You are hereREVIEW ON APPLICATIONS OF POLYMERS IN PHARMACEUTICAL FORMULATIONS
REVIEW ON APPLICATIONS OF POLYMERS IN PHARMACEUTICAL FORMULATIONS
Chitin / chitosan have been recognized to accelerate wound healing to attain an aesthetically valid skin surface, and to prevent excess scar formation. In dental medicine, chitin / chitosan is also applied as a dressing for oral mucous wound and a tampon following radical treatment of maxillary sinusitis. Furthermore, it is being investigated as an absorbing membrane for periodoental surgery. Chitin / chitosan has a variety of biological activities and advertised as a healthy food that is effective for improvement and/or care of various disorders, arthritis, cancer, diabetes, hepatitis, etc. In Japan , it is renowned since a three-year old Russian boy whose skin was burnt 90 % in total area
For oral drug delivery: Preliminary study on film dosage form
The potential of chitosan films containing diazepam as an oral drug delivery was investigated inrabbits. The results indicated that a film composed of a 1:0.5 drug-chitosan mixture might be an effective dosage form that is equivalent to the commercial tablet dosage forms. The ability of chitosan to form films may permit its use in the formulation of film dosage forms, as an alternative to pharmaceutical tablets. The pH sensitivity, coupled with the reactivity of the primary amine groups, make chitosan a unique polymer for oral drug delivery applications.
It has been reported that chitosan, due to its cationic nature is capable of opening tight junctions in a cell membrane. This property has led to a number of studies to investigate the use of chitosan as a permeation enhancer for hydrophilic drugs that may otherwise have poor oral bioavailability, such as peptides. Because the absorption enhancement is caused by interactions between the cell membrane and positive charges on the polymer, the phenomenon is pH and concentration dependant. Furthermore increasing the charge density on the polymer would lead to higher permeability.
Bioadhesivity is often used as an approach to enhance the residence time of a drug in the GI tract, thereby increasing the oral bioavailability. A comparison between chitosan and other commonly used polymeric excipients indicates that the cationic polymer has higher bioadhesivity compared to other natural polymers, such as cellulose, Xantham gum, and starch.
Ophthalmic Drug Delivery:
Chitosan exhibits favorable biological behavior, such as bioadhesion, permeability-enhancing properties, and interesting physico-chemical characteristics, which make it a unique material for the design of ocular drug delivery vehicles. Due to their elastic properties, chitosan hydro gels offer better acceptability, with respect to solid or semisolid formulation, for ophthalmic delivery, such as suspensions or ointments, ophthalmic chitosan gels improve adhesion to the mucin, which coats the conjunctiva and the corneal surface of the eye, and increase precorneal drug residence times, showing down drug elimination by the lachrymal flow. In addition, its penetration enhancement has more targeted effect and allows lower doses of the drugs. In contrast, chitosan based colloidal system were found to work as transmucosal drug carriers, either facilitating the transport of drugs to the inner eye (chitosan-coated colloidal system containing indomethacin) or their accumulation into the corneal/conjunctival epithelia (chitosan nanoparticulate containing cyclosporine). The micro particulate drug- carrier (micro spheres) seems a promising means of topical administration of acyclovir to the eye. The duration of efficacy of the ofloxacin was increased by using high MW (1930 kd) chitosan.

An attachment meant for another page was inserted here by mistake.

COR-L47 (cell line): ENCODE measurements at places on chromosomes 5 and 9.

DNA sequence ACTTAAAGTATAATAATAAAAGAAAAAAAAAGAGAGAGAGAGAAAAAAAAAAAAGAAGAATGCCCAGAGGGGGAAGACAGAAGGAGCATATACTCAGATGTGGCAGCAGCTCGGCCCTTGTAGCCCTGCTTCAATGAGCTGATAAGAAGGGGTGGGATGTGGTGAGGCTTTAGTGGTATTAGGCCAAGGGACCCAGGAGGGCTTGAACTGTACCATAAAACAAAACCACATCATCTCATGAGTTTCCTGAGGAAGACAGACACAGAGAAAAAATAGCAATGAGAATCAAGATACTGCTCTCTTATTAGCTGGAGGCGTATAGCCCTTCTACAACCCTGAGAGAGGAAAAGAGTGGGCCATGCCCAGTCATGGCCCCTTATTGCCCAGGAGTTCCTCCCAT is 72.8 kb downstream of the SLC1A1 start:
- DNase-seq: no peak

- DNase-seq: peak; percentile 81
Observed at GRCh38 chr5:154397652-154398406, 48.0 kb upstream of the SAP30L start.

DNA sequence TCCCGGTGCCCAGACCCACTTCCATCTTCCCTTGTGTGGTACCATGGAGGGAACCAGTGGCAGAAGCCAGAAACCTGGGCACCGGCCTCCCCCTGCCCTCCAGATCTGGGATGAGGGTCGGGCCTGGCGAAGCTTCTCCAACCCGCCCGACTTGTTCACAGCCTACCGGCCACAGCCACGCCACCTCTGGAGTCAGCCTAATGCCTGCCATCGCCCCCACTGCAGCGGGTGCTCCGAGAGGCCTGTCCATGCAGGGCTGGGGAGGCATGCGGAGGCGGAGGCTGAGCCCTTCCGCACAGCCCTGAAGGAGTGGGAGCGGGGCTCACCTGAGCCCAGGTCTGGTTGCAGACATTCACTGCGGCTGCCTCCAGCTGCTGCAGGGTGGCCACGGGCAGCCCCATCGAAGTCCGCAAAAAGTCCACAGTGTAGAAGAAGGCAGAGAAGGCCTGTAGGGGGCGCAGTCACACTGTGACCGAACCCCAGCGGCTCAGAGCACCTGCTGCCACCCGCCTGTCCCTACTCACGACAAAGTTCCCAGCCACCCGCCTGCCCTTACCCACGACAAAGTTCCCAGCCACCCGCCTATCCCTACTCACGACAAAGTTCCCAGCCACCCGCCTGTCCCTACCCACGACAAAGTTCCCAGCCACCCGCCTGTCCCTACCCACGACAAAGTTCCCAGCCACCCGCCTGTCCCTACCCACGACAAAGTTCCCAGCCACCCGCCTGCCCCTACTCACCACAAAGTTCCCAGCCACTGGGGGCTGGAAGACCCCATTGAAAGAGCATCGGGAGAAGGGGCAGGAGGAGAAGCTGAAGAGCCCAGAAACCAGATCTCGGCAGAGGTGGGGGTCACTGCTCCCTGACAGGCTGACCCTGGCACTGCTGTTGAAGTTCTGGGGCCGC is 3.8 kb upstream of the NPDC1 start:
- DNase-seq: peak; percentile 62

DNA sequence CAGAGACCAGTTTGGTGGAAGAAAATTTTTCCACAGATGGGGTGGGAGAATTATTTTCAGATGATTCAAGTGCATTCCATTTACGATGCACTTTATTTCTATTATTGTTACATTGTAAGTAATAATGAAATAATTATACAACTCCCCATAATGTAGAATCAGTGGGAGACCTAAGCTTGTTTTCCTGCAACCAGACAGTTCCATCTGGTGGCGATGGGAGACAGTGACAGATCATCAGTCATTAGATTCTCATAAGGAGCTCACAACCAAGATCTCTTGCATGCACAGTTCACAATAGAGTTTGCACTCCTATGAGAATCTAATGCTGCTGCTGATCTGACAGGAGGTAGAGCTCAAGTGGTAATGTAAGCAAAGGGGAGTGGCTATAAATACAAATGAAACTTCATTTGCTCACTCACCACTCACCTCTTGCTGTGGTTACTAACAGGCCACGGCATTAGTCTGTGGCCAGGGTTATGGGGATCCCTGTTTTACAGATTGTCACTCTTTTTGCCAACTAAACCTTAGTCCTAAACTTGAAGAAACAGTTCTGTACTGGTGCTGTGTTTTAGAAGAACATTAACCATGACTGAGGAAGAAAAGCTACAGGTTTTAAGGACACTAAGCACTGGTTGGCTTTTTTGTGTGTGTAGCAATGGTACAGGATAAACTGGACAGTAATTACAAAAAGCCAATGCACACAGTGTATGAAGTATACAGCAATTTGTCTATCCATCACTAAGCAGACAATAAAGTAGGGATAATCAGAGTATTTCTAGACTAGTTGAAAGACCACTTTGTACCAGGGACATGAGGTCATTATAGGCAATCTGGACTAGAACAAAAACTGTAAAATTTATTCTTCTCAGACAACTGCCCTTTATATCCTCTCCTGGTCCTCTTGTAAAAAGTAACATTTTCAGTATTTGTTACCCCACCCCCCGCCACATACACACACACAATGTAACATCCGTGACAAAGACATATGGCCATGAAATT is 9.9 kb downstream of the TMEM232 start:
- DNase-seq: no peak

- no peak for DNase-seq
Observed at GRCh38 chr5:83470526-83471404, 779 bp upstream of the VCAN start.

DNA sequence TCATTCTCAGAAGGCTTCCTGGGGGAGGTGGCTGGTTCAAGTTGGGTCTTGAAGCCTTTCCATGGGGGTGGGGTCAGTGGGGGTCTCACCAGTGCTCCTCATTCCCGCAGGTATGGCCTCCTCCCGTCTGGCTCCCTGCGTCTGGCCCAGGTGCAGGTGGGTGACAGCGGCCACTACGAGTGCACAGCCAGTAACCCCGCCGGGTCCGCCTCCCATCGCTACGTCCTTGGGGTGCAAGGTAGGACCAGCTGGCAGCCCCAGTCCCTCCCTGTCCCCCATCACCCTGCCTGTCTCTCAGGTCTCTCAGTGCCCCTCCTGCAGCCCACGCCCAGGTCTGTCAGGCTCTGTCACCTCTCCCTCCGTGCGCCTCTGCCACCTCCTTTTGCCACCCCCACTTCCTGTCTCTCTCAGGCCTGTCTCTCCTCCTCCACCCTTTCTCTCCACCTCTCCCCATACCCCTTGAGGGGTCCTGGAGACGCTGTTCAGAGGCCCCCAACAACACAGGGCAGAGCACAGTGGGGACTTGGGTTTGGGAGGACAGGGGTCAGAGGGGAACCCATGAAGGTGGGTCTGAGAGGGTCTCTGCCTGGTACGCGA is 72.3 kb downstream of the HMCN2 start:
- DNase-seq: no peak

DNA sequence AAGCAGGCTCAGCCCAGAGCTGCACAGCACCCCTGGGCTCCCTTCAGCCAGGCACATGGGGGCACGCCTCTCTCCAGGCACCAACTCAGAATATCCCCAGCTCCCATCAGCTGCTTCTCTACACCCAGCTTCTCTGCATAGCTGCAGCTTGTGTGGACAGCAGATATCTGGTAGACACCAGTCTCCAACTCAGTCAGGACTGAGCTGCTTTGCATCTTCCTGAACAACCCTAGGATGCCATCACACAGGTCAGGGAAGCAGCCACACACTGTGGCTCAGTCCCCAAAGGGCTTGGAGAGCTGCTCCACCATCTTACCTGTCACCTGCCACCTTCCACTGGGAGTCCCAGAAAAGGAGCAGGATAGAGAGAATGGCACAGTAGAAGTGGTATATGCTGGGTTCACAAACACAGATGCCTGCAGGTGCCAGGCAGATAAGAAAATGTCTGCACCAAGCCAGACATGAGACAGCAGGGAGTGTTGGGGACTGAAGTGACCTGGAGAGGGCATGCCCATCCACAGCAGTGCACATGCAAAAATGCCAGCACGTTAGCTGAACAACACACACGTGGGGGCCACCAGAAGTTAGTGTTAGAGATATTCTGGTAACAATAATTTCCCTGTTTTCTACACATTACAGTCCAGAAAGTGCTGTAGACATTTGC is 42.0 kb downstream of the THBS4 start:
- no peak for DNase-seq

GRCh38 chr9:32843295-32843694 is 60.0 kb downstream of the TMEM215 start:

The course of many hereditary diseases could be reversed by gene delivery. In addition, many acquired diseases such as multigenetic disorders and those diseases caused by viral genes could be treated by genetic therapy. Gene delivery systems include viral vectors, cationic liposomes, polycation complexes, and microencapsulated systems. Viral vectors are advantageous for gene delivery because they are highly efficient and have a wide range of cell targets. However, when used in vivo they cause immune responses and oncogenic effects. To overcome the limitations of viral vectors, non-viral delivery systems are considered for gene therapy. Non-viral delivery system has advantages such as ease of preparation, cell/tissue targeting, low immune response, unrestricted plasmid size, and large-scale reproducible production. Chitosan has been used as a carrier of DNA for gene delivery applications. Also, Chitosan could be a useful oral gene carrier because of its adhesive and transport properties in the GI tract. MacLaughlin et al. Showed that plasmid DNA containing cytomegalo virus promoter sequence and a luciferase reporter gene could be delivered in vivo by Chitosan and depolymerized Chitosan oligomers to express a luciferase gene in the intestinal tract.
Preparation of micro spheres:
A novel cellulose acetate/chitosan multimicrospheres (CA/CM) was prepared by the method of w/o/w emulsion. The concentration of cellulose acetate (CA) and the ratio of CA/chitosan (CS) had influence on the CACM size, and appearance. Ranitidine hydrochloride loading and releasing efficiency in vitro were investigated. The optimal condition for preparation of the microspheres was CA concentration at 2% and the ratio of CA/CS at 3:1. The microspheres size was 200–350 μm. The appearance of microspheres was spherical, porous, and non aggregated. The highest loading efficiency was 21%. The ranitidine release from the CACM was 40% during 48 hr in buffers.